If you’ve come to this article you’re likely looking for some help with learning the French passé composé. Well you’ve come to the right place because we’ve put together the most complete guide to the passé composé found anywhere on the net.
In this guide we won’t be using many technical or hard-to-understand terms as these do nothing but hinder your progress in understanding what you are trying to learn.
Let’s get started…
What is the Passé Composé?
The passé composé is one form of the French past tense that is used in instances where an event has taken place either at a single point in time in the past, or possibly multiple times in the past, but it’s not important or relevant to what is being asked.
Let’s look at an example together…
Let’s say that you are walking home and the man in front of you accidentally drops his wallet without noticing. You, being the good samaritan that you are, pick it up, run after him and shout,
« Monsieur, vous avez fait tomber votre portefeuille » (“Sir, you dropped your wallet”, or “sir, you’ve dropped your wallet if you live in the UK”).
The above example is a perfect situation where you would use the passé composé because it’s a situation that occurred at a single moment of time in the past. Pretty easy, right?
But what about the other instance that I mentioned? An event that occurred possibly multiple times in the past, but irrelevant to the situation?
Here’s an example:
« Avez-vous vu ce film ? » (“Have you seen this movie?”) or “Did you see this movie?”)
For our example the first definition (“Have you seen this movie?”) is what is important to us.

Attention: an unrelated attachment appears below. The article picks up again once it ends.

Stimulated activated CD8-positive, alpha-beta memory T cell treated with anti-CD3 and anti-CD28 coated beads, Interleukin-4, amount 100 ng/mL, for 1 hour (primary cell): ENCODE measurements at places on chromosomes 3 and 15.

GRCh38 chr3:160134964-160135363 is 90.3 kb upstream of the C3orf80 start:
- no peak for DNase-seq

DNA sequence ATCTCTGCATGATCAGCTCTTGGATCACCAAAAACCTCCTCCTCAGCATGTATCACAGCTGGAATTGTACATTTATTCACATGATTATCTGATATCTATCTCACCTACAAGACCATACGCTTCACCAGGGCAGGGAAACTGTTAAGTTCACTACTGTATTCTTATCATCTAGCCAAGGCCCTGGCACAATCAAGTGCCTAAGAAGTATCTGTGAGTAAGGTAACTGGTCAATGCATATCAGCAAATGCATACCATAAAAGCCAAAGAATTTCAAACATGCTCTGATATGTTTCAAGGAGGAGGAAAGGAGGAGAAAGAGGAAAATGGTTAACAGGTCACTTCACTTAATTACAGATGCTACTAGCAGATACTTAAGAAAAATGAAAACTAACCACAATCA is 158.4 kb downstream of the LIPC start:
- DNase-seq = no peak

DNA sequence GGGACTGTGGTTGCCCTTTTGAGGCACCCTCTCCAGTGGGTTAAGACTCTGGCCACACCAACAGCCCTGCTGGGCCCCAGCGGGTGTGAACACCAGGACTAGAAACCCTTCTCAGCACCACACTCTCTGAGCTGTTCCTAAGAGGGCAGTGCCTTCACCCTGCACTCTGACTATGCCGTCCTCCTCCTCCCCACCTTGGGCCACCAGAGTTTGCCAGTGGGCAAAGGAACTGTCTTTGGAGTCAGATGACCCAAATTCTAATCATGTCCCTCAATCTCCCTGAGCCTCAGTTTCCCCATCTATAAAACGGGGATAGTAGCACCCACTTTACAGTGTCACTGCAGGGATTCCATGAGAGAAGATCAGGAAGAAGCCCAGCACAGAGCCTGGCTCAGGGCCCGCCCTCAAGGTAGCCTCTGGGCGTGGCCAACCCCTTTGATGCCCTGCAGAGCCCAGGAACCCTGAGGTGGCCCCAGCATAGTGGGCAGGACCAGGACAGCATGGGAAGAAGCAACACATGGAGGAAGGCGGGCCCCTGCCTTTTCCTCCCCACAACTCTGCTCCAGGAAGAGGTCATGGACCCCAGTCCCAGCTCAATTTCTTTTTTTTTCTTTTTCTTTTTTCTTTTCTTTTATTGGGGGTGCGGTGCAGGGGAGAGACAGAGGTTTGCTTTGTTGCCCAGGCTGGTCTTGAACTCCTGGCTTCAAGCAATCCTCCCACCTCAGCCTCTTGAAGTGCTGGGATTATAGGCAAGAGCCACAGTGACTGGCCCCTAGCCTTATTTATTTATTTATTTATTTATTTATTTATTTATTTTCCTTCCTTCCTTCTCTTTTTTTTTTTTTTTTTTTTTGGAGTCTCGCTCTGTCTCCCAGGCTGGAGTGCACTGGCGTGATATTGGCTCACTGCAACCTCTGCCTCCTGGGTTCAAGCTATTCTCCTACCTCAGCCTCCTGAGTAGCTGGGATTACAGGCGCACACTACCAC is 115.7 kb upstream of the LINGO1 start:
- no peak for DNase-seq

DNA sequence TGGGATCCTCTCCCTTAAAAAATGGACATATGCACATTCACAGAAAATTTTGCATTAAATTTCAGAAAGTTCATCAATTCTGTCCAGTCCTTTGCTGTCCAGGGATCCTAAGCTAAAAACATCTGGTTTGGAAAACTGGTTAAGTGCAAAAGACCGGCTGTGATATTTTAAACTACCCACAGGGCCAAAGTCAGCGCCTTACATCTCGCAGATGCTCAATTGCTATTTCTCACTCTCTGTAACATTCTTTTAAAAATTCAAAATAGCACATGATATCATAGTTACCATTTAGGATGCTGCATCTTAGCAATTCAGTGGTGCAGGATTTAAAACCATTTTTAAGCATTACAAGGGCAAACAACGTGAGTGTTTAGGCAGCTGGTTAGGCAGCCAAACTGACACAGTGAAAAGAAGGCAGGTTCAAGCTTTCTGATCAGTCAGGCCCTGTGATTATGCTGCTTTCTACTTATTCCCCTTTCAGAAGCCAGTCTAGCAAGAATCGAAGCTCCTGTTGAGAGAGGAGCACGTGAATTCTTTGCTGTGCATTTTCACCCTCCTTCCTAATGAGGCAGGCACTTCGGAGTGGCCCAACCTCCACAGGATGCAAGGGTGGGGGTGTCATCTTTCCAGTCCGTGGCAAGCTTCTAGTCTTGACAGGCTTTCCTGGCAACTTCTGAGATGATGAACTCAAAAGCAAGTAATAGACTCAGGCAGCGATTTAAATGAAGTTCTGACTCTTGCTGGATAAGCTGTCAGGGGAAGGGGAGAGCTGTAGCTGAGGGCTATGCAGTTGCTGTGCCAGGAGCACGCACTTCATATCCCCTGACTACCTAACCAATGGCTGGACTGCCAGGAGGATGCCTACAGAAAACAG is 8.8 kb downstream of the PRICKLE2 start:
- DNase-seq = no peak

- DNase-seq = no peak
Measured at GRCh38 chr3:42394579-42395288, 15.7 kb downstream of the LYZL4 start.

Think about it, if someone asks you if you have seen a movie they are just asking if at some point between your birth and now if you have seen the movie. Perhaps you’ve seen it a thousand times, but that’s not what’s being asked.
If someone wanted to ask if you had seen a movie at a specific point in time they would ask, “Did you see the movie?” usually stating or implying a point in time such as yesterday or last week.
Both of these examples (“have you seen this movie?” AND “did you see this movie?”) are covered under the passé composé, which actually makes it easier than English when you think about it.
Let’s look at another example of the passé composé together.
« As-tu mangé des sushis ? » – “Did you eat sushi?” (implying a specific point of time as in “did you eat sushi yesterday?”)
« As-tu mangé des sushis ? » – “Have you eaten sushi?” (if it helps put the word “ever” in there, as in “have you ever eaten sushi?”
How do you Form the Passé Composé?
We’ll be discussing a lot of these points in more detail later in the article, but you can get a basic idea of it right here.
Here is how you form a basic sentence using the passé composé…
First take the subject of the sentence such as « Je », « Tu », « Il », « Elle », « Nous », « Vous », «Ils », « Elles ».
Then add the helping verb, this is either « avoir » or « être » (again, we’ll go over this later)
Then add the past participle of the main verb. Just think of the past participle as the past-tense version of a verb. For example, in English the past participle of the verb “to walk” is “walked” and the past participle of the verb “to eat” is “ate”.
The past participle of regular verbs that end in ER end in “é” (manger – mangé)
The past participle of regular verbs that end in IR end in “i” (choisir – choisi)
The past participle of regular verbs that end in RE end in “u” (défendre – défendu)
For irregular verbs you’ll just have to look them up individually and memorize them as best as possible